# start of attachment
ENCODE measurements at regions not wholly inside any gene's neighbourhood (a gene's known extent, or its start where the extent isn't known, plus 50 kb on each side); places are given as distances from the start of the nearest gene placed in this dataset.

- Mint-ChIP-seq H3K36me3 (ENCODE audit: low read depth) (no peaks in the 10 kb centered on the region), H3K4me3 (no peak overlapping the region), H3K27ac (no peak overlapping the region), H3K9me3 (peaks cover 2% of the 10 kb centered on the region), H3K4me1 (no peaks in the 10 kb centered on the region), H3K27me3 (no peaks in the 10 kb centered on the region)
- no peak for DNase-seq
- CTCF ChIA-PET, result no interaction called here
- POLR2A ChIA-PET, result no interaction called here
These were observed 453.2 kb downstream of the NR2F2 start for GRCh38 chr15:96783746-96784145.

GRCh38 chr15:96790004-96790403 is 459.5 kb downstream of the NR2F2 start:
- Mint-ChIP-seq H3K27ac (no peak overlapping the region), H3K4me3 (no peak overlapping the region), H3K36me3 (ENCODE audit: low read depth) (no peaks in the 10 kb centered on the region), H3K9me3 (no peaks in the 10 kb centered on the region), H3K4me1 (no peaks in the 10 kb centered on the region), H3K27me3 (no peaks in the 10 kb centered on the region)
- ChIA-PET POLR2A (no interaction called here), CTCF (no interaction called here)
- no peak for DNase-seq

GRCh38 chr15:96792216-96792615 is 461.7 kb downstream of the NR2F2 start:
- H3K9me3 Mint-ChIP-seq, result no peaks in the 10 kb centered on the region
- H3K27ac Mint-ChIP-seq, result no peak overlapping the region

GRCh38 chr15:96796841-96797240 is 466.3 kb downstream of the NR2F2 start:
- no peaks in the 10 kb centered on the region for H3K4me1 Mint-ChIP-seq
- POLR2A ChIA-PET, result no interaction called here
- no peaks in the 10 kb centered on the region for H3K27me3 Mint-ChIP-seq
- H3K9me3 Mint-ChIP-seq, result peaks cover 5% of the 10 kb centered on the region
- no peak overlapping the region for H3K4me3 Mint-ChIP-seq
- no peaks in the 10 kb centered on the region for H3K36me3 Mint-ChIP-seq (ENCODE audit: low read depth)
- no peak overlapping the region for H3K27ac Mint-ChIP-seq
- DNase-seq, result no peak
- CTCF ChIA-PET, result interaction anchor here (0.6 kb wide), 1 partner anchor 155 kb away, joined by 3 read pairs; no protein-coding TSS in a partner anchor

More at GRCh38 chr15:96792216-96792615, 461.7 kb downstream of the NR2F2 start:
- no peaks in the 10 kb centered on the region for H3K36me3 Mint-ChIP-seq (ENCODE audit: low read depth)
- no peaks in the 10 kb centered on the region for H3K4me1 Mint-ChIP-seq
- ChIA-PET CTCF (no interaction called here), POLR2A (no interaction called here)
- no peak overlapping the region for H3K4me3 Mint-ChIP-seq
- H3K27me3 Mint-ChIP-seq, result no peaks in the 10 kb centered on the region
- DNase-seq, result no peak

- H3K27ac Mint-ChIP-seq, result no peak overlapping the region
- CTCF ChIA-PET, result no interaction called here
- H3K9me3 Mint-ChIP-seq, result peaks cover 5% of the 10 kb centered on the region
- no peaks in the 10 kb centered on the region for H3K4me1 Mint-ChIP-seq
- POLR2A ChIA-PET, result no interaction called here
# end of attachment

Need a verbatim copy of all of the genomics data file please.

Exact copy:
ENCODE measurements at regions not wholly inside any gene's neighbourhood (a gene's known extent, or its start where the extent isn't known, plus 50 kb on each side); places are given as distances from the start of the nearest gene placed in this dataset.

- Mint-ChIP-seq H3K36me3 (ENCODE audit: low read depth) (no peaks in the 10 kb centered on the region), H3K4me3 (no peak overlapping the region), H3K27ac (no peak overlapping the region), H3K9me3 (peaks cover 2% of the 10 kb centered on the region), H3K4me1 (no peaks in the 10 kb centered on the region), H3K27me3 (no peaks in the 10 kb centered on the region)
- no peak for DNase-seq
- CTCF ChIA-PET, result no interaction called here
- POLR2A ChIA-PET, result no interaction called here
These were observed 453.2 kb downstream of the NR2F2 start for GRCh38 chr15:96783746-96784145.

GRCh38 chr15:96790004-96790403 is 459.5 kb downstream of the NR2F2 start:
- Mint-ChIP-seq H3K27ac (no peak overlapping the region), H3K4me3 (no peak overlapping the region), H3K36me3 (ENCODE audit: low read depth) (no peaks in the 10 kb centered on the region), H3K9me3 (no peaks in the 10 kb centered on the region), H3K4me1 (no peaks in the 10 kb centered on the region), H3K27me3 (no peaks in the 10 kb centered on the region)
- ChIA-PET POLR2A (no interaction called here), CTCF (no interaction called here)
- no peak for DNase-seq

GRCh38 chr15:96792216-96792615 is 461.7 kb downstream of the NR2F2 start:
- H3K9me3 Mint-ChIP-seq, result no peaks in the 10 kb centered on the region
- H3K27ac Mint-ChIP-seq, result no peak overlapping the region

GRCh38 chr15:96796841-96797240 is 466.3 kb downstream of the NR2F2 start:
- no peaks in the 10 kb centered on the region for H3K4me1 Mint-ChIP-seq
- POLR2A ChIA-PET, result no interaction called here
- no peaks in the 10 kb centered on the region for H3K27me3 Mint-ChIP-seq
- H3K9me3 Mint-ChIP-seq, result peaks cover 5% of the 10 kb centered on the region
- no peak overlapping the region for H3K4me3 Mint-ChIP-seq
- no peaks in the 10 kb centered on the region for H3K36me3 Mint-ChIP-seq (ENCODE audit: low read depth)
- no peak overlapping the region for H3K27ac Mint-ChIP-seq
- DNase-seq, result no peak
- CTCF ChIA-PET, result interaction anchor here (0.6 kb wide), 1 partner anchor 155 kb away, joined by 3 read pairs; no protein-coding TSS in a partner anchor

More at GRCh38 chr15:96792216-96792615, 461.7 kb downstream of the NR2F2 start:
- no peaks in the 10 kb centered on the region for H3K36me3 Mint-ChIP-seq (ENCODE audit: low read depth)
- no peaks in the 10 kb centered on the region for H3K4me1 Mint-ChIP-seq
- ChIA-PET CTCF (no interaction called here), POLR2A (no interaction called here)
- no peak overlapping the region for H3K4me3 Mint-ChIP-seq
- H3K27me3 Mint-ChIP-seq, result no peaks in the 10 kb centered on the region
- DNase-seq, result no peak

- H3K27ac Mint-ChIP-seq, result no peak overlapping the region
- CTCF ChIA-PET, result no interaction called here
- H3K9me3 Mint-ChIP-seq, result peaks cover 5% of the 10 kb centered on the region
- no peaks in the 10 kb centered on the region for H3K4me1 Mint-ChIP-seq
- POLR2A ChIA-PET, result no interaction called here